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Bankside’s last derelict warehouse to be redeveloped as apart-hotel

London SE1 website team

Plans to transform the derelict Empire Warehouse in Bear Gardens, Bankside, into an 8-storey 60-room apart-hotel have been approved by councillors despite vociferous objections from neighbours.

1 Bear Gardnes
The Empire Warehouse (left) will be demolished and a replica of its external walls built as part of the new apart-hotel. 1 Bear Gardens (right) will be retained and restored for cultural use, possibly by Shakespeare's Globe
The view from Rose Alley
The view from Rose Alley

The Empire Warehouse, which sits between Bear Gardens and Rose Alley, has been vacant since the 1950s. Its condition is now so poor that it will be demolished and replaced with a replica which will be incorporated into the new apart-hotel.

The apart-hotel has been considerable scaled down from the original 127-room proposal first mooted two years ago.

The redevelopment also includes the adjacent building to the south of the Empire Warehouse at 1 Bear Gardens from which Sam Wanamaker ran his campaign to build a replica of Shakespeare's Globe. It was most recently used as artists' studios and galleries.

The 1 Bear Gardens building is to be retained and refurbished as part of the scheme.

The Globe has indicated that is is in discussions with the developers about taking a lease on the building, renewing its historic link with the site which is adjacent to its new Sackler Studios education centre.

Plannning officer Yvonne Lewis told councillors that the design by Spparc architecture is "innovative and interesting and provides a foil to the retained historic fabric".

The planning committee heard from local residents Chris Hughes and Elena Besussi who set out concerns about loss of privacy, extra traffic in Bear Gardens and overdevelopment.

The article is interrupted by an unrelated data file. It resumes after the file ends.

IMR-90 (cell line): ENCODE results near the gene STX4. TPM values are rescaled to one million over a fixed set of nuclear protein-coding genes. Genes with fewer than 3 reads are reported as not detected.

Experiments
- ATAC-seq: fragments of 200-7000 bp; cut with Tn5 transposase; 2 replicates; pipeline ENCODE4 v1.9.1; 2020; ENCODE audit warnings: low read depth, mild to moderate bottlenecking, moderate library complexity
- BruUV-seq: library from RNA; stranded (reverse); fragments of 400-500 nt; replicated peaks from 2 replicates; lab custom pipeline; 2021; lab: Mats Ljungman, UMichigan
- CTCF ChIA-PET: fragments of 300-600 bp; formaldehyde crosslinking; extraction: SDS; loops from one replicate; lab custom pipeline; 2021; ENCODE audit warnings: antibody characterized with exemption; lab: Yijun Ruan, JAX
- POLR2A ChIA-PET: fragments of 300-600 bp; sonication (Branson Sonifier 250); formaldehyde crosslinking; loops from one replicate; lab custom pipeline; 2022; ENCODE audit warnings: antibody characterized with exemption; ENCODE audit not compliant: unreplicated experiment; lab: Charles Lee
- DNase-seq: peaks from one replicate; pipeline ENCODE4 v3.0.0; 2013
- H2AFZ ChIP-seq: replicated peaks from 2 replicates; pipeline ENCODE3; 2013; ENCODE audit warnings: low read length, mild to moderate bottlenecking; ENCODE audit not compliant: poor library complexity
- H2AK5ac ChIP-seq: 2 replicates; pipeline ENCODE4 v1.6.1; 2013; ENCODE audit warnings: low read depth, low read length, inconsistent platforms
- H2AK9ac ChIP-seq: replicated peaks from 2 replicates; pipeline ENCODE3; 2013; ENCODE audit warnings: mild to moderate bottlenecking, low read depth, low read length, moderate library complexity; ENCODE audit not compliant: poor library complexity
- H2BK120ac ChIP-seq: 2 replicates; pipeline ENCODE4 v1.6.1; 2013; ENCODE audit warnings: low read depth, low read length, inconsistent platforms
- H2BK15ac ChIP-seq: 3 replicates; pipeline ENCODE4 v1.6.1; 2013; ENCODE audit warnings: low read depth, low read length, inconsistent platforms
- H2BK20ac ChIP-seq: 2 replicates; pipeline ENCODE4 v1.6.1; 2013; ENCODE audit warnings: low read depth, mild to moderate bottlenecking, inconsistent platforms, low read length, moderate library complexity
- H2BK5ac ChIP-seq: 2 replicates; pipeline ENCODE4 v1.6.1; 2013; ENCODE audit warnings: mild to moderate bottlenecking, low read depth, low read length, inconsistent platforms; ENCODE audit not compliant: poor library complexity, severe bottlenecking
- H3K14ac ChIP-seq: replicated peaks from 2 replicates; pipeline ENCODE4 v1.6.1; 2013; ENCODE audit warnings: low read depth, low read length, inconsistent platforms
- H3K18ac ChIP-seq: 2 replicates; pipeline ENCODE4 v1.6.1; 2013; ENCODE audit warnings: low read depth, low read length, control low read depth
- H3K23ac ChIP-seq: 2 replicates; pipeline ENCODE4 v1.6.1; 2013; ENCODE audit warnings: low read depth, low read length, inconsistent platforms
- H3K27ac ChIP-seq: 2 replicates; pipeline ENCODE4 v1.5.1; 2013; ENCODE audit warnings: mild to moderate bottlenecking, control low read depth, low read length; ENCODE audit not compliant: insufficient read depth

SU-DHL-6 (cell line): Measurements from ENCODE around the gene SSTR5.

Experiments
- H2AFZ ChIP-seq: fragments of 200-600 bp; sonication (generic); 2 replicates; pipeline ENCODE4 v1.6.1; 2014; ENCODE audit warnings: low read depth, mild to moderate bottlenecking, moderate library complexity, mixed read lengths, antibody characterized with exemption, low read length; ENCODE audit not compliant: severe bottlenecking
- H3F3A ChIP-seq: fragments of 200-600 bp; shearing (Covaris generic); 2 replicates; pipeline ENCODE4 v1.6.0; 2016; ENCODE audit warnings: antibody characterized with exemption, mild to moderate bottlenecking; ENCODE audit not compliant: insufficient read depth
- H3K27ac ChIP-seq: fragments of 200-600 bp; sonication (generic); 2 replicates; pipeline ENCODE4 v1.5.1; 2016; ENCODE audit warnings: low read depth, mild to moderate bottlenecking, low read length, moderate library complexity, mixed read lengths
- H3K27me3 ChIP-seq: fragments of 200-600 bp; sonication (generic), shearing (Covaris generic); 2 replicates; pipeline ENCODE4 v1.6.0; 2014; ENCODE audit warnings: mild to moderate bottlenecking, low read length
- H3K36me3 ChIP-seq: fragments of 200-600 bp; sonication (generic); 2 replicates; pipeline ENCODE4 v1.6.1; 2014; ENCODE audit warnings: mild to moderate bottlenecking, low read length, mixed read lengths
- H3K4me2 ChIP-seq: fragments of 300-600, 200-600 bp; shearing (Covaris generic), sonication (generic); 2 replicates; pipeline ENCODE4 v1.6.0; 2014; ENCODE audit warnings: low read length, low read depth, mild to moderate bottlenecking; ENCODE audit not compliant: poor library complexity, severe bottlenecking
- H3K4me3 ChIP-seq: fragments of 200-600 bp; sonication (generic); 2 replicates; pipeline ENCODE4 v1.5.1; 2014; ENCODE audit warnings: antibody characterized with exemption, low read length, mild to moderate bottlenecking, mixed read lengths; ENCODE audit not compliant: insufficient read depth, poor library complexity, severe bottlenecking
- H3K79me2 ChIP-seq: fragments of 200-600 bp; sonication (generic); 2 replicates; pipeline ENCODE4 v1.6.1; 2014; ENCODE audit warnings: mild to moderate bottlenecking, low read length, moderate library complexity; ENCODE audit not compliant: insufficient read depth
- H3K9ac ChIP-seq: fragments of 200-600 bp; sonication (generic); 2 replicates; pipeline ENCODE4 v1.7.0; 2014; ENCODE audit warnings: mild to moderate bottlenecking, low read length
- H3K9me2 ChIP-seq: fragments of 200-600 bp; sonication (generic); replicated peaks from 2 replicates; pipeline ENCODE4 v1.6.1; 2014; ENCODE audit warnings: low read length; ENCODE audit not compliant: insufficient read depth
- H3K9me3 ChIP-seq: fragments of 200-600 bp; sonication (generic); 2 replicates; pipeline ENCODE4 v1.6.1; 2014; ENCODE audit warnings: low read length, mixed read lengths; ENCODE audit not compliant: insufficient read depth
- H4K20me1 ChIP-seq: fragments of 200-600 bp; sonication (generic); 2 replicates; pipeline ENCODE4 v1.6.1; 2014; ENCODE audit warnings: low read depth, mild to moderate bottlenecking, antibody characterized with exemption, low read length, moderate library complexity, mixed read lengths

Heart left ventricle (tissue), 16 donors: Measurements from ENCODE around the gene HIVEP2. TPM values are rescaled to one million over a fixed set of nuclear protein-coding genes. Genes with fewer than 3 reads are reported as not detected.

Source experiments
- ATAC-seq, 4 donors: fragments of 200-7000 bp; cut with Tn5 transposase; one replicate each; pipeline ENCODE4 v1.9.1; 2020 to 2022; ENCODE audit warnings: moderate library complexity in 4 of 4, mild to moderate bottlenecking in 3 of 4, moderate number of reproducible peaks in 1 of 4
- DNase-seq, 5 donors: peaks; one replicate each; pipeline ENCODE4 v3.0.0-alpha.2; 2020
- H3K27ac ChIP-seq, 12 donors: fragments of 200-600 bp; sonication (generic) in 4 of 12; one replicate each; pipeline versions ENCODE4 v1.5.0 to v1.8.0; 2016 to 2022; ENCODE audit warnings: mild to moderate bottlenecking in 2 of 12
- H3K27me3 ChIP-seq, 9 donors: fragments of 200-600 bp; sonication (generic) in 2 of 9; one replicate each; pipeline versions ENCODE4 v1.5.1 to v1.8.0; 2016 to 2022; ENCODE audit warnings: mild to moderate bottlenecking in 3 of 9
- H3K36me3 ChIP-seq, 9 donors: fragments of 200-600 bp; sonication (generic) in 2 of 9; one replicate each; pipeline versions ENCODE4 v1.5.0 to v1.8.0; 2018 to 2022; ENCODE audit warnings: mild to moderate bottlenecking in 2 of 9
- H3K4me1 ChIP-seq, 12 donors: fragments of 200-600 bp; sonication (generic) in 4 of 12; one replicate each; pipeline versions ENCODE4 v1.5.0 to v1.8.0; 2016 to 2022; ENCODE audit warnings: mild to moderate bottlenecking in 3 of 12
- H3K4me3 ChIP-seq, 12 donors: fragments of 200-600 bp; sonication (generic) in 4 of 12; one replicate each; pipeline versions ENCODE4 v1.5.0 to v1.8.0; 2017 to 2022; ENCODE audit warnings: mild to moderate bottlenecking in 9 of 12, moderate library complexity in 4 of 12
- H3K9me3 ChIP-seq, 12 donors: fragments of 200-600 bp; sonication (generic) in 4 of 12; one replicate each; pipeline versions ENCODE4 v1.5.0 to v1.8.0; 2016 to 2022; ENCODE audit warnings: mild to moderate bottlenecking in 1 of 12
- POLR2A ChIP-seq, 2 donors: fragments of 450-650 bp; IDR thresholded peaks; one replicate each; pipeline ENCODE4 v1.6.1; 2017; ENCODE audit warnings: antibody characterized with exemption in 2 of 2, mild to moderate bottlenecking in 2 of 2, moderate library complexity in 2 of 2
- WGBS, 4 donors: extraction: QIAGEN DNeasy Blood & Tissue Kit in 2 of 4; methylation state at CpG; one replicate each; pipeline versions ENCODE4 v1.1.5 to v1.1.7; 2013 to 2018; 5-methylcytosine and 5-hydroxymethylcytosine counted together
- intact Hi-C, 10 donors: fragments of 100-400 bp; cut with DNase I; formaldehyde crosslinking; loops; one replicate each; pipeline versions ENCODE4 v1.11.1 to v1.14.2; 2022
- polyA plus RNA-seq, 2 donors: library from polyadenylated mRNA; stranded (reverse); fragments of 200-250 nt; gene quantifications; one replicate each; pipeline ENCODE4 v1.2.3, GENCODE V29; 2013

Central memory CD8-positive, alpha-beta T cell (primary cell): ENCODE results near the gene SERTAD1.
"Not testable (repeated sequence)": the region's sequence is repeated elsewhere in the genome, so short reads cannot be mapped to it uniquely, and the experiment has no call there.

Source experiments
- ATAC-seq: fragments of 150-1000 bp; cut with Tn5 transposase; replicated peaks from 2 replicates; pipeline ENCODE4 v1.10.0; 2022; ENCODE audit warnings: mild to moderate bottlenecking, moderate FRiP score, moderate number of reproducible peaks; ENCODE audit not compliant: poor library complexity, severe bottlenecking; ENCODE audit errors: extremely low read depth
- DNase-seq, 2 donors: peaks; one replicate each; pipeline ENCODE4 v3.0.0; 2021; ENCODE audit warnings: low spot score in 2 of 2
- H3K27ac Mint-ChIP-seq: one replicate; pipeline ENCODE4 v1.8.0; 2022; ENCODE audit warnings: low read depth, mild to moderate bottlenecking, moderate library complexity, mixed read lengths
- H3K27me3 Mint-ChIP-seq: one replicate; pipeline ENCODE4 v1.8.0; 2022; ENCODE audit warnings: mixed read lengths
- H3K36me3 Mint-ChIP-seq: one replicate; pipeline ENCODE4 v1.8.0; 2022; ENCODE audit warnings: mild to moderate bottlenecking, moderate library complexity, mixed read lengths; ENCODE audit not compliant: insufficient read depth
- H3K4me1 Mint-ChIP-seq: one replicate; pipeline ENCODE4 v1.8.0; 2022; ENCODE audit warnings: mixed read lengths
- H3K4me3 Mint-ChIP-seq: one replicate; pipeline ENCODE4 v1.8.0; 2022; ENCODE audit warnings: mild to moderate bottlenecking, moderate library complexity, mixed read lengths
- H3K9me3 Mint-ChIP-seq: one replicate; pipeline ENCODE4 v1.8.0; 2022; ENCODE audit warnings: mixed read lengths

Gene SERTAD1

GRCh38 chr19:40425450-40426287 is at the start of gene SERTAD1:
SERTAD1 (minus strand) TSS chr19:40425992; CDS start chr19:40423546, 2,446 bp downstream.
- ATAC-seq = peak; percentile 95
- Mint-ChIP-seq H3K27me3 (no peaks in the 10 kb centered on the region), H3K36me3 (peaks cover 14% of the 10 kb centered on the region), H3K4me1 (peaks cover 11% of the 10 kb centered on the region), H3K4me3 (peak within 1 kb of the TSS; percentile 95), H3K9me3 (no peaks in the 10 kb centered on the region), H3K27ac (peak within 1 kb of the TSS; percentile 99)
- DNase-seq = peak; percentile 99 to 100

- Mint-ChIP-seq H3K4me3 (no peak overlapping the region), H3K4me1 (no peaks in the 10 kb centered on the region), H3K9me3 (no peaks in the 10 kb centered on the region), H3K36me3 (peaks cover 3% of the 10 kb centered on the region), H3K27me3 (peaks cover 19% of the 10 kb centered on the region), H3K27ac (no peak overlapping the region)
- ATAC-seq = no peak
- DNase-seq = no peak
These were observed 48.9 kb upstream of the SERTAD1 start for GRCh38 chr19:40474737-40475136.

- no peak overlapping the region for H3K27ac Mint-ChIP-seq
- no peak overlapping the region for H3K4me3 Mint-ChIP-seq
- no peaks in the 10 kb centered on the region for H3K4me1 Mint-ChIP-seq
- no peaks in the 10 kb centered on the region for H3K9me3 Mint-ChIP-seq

Architect Trevor Morris said: "The proposed scheme is a sensitive and high quality development that is rooted by the rich and varied history of Bear Gardens and in particular the industrial legacy of the current buildings that occupy the site.

"These recognise that the site dictates and deserves a creative yet reserved architectural response."

Cathedrals ward councillor David Noakes addressed the committee to back up the objections raised by local residents.

"This application, in my view, owes more to the economics of realising the price paid for the site than it does to the appropriateness of the scheme."

He added: "It is a very constrained site and this particular proposal is going to have people's hotel rooms 6 metres away from other people's bedrooms and lounges."

The committee voted 5-1 that planning permission should be granted.

Speaking after the meeting, Cllr David Noakes said: "I am deeply disappointed at the failure of officers and the planning committee to impose appropriate conditions on this application or take on board the concerns about the effectiveness of the privacy screens and impact on amenity raised by me and local residents.

"The real tragedy is that it is my constituents who will pay the price of this missed opportunity."

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